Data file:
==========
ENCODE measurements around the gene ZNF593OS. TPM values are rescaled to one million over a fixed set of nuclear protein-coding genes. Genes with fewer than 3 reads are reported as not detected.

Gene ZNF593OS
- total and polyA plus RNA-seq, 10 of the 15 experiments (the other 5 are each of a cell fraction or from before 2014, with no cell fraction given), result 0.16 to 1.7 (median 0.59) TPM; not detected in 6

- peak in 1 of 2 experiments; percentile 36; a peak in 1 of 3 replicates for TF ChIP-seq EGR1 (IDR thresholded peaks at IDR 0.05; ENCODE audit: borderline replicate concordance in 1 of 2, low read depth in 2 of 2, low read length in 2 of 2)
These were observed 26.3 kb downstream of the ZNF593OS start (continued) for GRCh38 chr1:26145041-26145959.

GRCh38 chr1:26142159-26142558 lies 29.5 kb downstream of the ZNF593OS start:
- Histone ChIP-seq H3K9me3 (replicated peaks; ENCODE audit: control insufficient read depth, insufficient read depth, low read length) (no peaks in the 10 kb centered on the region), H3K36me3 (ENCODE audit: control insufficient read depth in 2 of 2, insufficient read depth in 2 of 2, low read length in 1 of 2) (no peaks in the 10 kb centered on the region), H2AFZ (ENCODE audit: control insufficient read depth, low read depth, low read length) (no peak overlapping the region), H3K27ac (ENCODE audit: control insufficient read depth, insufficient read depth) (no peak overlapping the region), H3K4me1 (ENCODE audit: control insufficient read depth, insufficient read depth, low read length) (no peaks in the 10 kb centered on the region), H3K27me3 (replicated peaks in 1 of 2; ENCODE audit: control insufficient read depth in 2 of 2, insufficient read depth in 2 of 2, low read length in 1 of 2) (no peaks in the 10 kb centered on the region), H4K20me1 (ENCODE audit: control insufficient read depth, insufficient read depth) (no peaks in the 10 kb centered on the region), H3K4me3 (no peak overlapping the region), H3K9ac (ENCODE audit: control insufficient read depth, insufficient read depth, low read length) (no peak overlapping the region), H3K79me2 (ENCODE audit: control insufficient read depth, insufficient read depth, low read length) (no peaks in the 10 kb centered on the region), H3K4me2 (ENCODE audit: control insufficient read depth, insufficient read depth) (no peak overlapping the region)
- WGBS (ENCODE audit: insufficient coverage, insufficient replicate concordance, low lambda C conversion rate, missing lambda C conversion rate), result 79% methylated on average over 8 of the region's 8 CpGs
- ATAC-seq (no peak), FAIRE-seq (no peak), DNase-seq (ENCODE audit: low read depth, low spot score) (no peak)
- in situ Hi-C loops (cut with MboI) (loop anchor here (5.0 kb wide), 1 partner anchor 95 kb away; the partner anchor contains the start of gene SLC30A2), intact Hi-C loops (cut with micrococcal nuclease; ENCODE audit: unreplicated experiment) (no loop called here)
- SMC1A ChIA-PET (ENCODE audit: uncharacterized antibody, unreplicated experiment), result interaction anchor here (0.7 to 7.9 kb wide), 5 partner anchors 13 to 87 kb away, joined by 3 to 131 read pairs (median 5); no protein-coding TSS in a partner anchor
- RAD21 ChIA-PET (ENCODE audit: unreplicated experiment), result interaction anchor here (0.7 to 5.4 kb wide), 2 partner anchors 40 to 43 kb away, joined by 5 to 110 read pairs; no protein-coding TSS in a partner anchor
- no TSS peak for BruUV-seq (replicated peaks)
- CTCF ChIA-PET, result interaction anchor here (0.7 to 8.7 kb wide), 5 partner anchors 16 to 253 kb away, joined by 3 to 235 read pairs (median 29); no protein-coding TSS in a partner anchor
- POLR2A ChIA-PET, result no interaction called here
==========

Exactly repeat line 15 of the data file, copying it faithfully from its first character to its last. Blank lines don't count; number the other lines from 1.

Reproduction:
- POLR2A ChIA-PET, result no interaction called here